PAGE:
A covenant is a formally confirmed agreement between two or more parties that creates, formalizes, or governs a relationship that does not naturally exist or a natural relationship that may have been broken or disintegrated…Covenants typically involve solemn commitments establishing the privileges and obligations that attend agreements. (1).

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Review of ‘Covenant’ by Daniel I. Block (Part 1)

A Review of Daniel I. Block, Covenant: The Framework of God’s Grand Plan of Redemption, Grand Rapids: Baker, 2021, 704 pages, hdbk.

Daniel Block has been a major evangelical OT scholar for many years, contributing commentaries on Ezekiel, Deuteronomy, and Judges/Ruth, and many articles. He is known for his incisive and creative scholarship. Therefore, this contribution to the study of covenants in the Bible is most welcome.

As someone with familiarity with Block’s work I fully expected Covenant to be marked by independent thinking and fresh insight. Both qualities are to be seen in this large work. As someone who has a decided interest in the subject I think it best if I begin my review with some general comments.

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Literal or Figurative?

One of the biggest debates among Christians is how to interpret the Bible. Liberals accuse conservatives of taking the Bible too literally. Conservatives accuse liberals of not taking the Bible seriously enough, often by declaring controversial sections to be figurative. That seems to be a handy way to avoid passages that teach what you don’t want to believe.

But even conservative Christians divide over the issue of literal verses figurative. For example, Dispensationalists often accuse the Reformed of spiritualizing certain sections of Scripture, and the Reformed frequently fault Dispensationalists for their “wooden literalism” by awkwardly forcing literal interpretations upon passages that are intended to be figurative.

Dispensationalists charge the Reformed with “Replacement Theology,” which means interpreting Old Testament prophecies made to Israel as fulfilled in the New Testament Church, and the Reformed return the favor by charging Dispensationalists with interpretive myopia; focusing too narrowly upon the immediate context, and failing to see the forest for the trees.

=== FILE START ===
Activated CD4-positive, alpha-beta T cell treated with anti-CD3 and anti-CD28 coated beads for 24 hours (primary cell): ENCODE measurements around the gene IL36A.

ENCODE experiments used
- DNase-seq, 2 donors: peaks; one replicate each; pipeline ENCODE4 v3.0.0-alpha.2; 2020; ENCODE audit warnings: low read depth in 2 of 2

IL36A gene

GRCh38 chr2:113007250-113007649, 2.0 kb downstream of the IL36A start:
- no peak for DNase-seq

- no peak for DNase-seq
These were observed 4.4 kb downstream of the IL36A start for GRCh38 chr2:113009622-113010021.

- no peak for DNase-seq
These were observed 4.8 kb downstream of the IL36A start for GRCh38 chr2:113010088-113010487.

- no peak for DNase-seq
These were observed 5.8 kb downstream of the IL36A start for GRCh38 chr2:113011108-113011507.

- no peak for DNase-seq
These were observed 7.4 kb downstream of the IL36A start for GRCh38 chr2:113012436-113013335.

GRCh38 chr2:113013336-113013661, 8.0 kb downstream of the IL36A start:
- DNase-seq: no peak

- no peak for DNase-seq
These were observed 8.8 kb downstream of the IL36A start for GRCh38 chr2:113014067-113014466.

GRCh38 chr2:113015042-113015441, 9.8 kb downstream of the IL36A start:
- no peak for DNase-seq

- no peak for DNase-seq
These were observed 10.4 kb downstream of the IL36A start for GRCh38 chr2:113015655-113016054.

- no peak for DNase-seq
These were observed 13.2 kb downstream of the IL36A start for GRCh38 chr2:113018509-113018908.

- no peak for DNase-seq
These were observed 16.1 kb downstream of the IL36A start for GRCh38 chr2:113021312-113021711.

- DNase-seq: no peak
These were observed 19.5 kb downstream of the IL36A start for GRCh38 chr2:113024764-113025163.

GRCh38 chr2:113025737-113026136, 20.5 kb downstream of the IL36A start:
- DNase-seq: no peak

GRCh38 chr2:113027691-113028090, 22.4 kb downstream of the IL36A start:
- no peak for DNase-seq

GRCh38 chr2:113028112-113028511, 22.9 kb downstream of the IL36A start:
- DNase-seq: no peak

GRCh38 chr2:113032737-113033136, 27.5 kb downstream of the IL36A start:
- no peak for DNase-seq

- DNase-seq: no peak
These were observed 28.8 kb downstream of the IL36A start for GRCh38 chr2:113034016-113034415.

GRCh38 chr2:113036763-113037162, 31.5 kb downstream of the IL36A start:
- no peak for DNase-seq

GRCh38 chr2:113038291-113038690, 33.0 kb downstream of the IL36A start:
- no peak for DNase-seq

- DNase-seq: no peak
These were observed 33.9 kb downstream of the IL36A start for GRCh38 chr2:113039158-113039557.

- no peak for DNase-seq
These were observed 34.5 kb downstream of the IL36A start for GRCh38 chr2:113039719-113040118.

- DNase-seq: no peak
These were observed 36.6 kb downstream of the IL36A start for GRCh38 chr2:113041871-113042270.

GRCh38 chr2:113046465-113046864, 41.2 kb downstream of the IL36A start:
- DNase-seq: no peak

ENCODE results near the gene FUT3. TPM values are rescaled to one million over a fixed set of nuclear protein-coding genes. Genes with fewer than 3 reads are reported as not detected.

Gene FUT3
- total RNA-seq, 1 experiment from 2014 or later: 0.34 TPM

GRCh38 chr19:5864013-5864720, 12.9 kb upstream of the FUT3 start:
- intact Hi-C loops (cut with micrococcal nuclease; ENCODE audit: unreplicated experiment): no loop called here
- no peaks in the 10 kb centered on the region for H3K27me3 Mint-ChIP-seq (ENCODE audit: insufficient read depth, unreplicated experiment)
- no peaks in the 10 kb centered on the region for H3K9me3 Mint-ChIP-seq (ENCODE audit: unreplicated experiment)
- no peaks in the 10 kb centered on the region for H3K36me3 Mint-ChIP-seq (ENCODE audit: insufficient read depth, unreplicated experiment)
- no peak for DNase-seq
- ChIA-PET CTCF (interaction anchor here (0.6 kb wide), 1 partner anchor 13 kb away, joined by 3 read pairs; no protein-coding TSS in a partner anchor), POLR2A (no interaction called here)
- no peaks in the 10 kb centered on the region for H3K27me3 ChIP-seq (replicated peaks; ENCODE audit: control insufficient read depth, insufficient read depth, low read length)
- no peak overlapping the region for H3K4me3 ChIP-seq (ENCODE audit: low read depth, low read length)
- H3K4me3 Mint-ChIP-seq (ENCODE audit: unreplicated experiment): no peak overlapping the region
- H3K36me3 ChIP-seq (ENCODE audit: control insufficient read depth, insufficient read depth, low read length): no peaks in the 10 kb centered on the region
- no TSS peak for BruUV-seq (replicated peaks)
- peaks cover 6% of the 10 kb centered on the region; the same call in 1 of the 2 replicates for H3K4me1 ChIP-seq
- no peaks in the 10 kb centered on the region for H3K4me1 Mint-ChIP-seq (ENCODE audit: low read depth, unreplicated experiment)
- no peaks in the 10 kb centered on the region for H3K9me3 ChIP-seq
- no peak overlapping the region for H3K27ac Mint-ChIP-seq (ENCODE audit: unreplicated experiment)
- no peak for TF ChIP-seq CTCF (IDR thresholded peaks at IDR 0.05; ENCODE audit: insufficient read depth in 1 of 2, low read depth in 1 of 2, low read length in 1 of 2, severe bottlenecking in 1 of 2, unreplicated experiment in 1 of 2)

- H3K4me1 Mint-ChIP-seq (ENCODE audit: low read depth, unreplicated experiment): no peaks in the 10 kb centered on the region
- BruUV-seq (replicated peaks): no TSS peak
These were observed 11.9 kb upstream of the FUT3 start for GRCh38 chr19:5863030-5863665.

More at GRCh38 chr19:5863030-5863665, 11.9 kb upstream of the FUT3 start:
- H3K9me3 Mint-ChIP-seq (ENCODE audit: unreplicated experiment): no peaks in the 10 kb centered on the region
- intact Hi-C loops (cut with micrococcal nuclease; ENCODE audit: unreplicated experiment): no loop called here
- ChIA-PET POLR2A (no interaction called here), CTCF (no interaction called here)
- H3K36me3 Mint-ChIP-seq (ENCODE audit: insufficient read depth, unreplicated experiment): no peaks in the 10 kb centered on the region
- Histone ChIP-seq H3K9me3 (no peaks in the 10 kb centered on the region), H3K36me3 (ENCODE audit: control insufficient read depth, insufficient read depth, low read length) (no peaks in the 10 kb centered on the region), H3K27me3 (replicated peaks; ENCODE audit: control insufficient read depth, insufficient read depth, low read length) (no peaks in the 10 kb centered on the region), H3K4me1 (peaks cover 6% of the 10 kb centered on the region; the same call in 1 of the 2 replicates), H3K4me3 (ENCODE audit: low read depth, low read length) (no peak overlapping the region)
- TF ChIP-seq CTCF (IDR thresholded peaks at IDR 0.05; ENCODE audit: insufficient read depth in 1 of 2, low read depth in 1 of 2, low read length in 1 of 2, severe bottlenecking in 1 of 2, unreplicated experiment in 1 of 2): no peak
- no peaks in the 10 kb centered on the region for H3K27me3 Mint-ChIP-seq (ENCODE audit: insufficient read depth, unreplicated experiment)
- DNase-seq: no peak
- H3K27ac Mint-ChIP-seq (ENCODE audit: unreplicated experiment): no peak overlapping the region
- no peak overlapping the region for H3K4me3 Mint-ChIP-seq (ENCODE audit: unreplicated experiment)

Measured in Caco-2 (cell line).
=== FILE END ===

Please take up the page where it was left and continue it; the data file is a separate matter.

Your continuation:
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Contrasting Dispensationalism and Biblical Covenantalism

A Little Backstory

As many of my readers will know, I have spent a lot of time and energy trying to place Dispensational theology on what I believe is a more secure footing. Dispensationalism has not produced many top-line academic works, especially in the last half century, and with only one or two exceptions it presents itself as static and unwilling to improve. In the meantime it has been frozen out of mainstream evangelical scholarship and its influence has dwindled.

One example among many will suffice: The huge 8 volume IVP Dictionaries, which cover the entire Bible, and are written by hundreds of top scholars across the broad sweep of evangelicalism, include scarcely any contribution by dispensational scholars. The Dictionary of the Old Testament Prophets has (as far as I can tell) only one entry by one dispensationalist (Robert Chisholm on “Retribution,” and I’m not sure Chisholm is much of a dispensationalist).